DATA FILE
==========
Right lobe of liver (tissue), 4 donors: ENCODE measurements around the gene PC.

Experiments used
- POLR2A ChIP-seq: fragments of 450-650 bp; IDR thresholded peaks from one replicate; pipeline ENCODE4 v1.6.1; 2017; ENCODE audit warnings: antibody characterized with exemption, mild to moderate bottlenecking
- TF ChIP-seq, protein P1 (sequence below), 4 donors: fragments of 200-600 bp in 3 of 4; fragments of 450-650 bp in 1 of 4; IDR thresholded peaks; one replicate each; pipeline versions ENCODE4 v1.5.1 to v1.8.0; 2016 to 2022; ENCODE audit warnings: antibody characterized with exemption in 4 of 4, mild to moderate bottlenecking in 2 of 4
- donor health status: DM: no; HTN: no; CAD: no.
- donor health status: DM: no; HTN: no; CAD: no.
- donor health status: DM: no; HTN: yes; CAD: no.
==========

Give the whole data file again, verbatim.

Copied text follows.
Right lobe of liver (tissue), 4 donors: ENCODE measurements around the gene PC.

Experiments used
- POLR2A ChIP-seq: fragments of 450-650 bp; IDR thresholded peaks from one replicate; pipeline ENCODE4 v1.6.1; 2017; ENCODE audit warnings: antibody characterized with exemption, mild to moderate bottlenecking
- TF ChIP-seq, protein P1 (sequence below), 4 donors: fragments of 200-600 bp in 3 of 4; fragments of 450-650 bp in 1 of 4; IDR thresholded peaks; one replicate each; pipeline versions ENCODE4 v1.5.1 to v1.8.0; 2016 to 2022; ENCODE audit warnings: antibody characterized with exemption in 4 of 4, mild to moderate bottlenecking in 2 of 4
- donor health status: DM: no; HTN: no; CAD: no.
- donor health status: DM: no; HTN: no; CAD: no.
- donor health status: DM: no; HTN: yes; CAD: no.